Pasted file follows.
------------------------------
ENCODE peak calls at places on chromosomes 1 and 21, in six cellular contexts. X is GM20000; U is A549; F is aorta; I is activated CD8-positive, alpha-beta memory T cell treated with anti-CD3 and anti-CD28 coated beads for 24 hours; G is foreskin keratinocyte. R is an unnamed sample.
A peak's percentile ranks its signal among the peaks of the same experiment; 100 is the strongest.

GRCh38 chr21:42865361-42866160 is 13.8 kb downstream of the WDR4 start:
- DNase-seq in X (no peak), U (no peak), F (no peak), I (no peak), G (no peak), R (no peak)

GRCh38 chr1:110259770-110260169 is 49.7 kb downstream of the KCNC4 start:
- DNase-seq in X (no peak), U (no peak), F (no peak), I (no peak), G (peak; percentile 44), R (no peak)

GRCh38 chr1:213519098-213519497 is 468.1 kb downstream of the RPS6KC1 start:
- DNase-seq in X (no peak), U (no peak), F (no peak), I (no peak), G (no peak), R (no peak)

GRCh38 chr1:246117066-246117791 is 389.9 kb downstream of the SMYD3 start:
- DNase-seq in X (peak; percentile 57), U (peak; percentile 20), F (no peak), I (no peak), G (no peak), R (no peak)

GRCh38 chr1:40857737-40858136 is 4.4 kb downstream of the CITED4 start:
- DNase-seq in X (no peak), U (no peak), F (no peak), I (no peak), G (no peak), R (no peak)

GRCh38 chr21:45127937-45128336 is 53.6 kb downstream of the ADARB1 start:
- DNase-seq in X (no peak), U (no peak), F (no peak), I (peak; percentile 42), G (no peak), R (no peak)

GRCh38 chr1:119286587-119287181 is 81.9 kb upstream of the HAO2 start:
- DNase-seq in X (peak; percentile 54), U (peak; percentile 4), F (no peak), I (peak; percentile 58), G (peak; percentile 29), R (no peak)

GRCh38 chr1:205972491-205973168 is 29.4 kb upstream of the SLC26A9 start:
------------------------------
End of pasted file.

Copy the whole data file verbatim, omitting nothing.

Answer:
ENCODE peak calls at places on chromosomes 1 and 21, in six cellular contexts. X is GM20000; U is A549; F is aorta; I is activated CD8-positive, alpha-beta memory T cell treated with anti-CD3 and anti-CD28 coated beads for 24 hours; G is foreskin keratinocyte. R is an unnamed sample.
A peak's percentile ranks its signal among the peaks of the same experiment; 100 is the strongest.

GRCh38 chr21:42865361-42866160 is 13.8 kb downstream of the WDR4 start:
- DNase-seq in X (no peak), U (no peak), F (no peak), I (no peak), G (no peak), R (no peak)

GRCh38 chr1:110259770-110260169 is 49.7 kb downstream of the KCNC4 start:
- DNase-seq in X (no peak), U (no peak), F (no peak), I (no peak), G (peak; percentile 44), R (no peak)

GRCh38 chr1:213519098-213519497 is 468.1 kb downstream of the RPS6KC1 start:
- DNase-seq in X (no peak), U (no peak), F (no peak), I (no peak), G (no peak), R (no peak)

GRCh38 chr1:246117066-246117791 is 389.9 kb downstream of the SMYD3 start:
- DNase-seq in X (peak; percentile 57), U (peak; percentile 20), F (no peak), I (no peak), G (no peak), R (no peak)

GRCh38 chr1:40857737-40858136 is 4.4 kb downstream of the CITED4 start:
- DNase-seq in X (no peak), U (no peak), F (no peak), I (no peak), G (no peak), R (no peak)

GRCh38 chr21:45127937-45128336 is 53.6 kb downstream of the ADARB1 start:
- DNase-seq in X (no peak), U (no peak), F (no peak), I (peak; percentile 42), G (no peak), R (no peak)

GRCh38 chr1:119286587-119287181 is 81.9 kb upstream of the HAO2 start:
- DNase-seq in X (peak; percentile 54), U (peak; percentile 4), F (no peak), I (peak; percentile 58), G (peak; percentile 29), R (no peak)

GRCh38 chr1:205972491-205973168 is 29.4 kb upstream of the SLC26A9 start: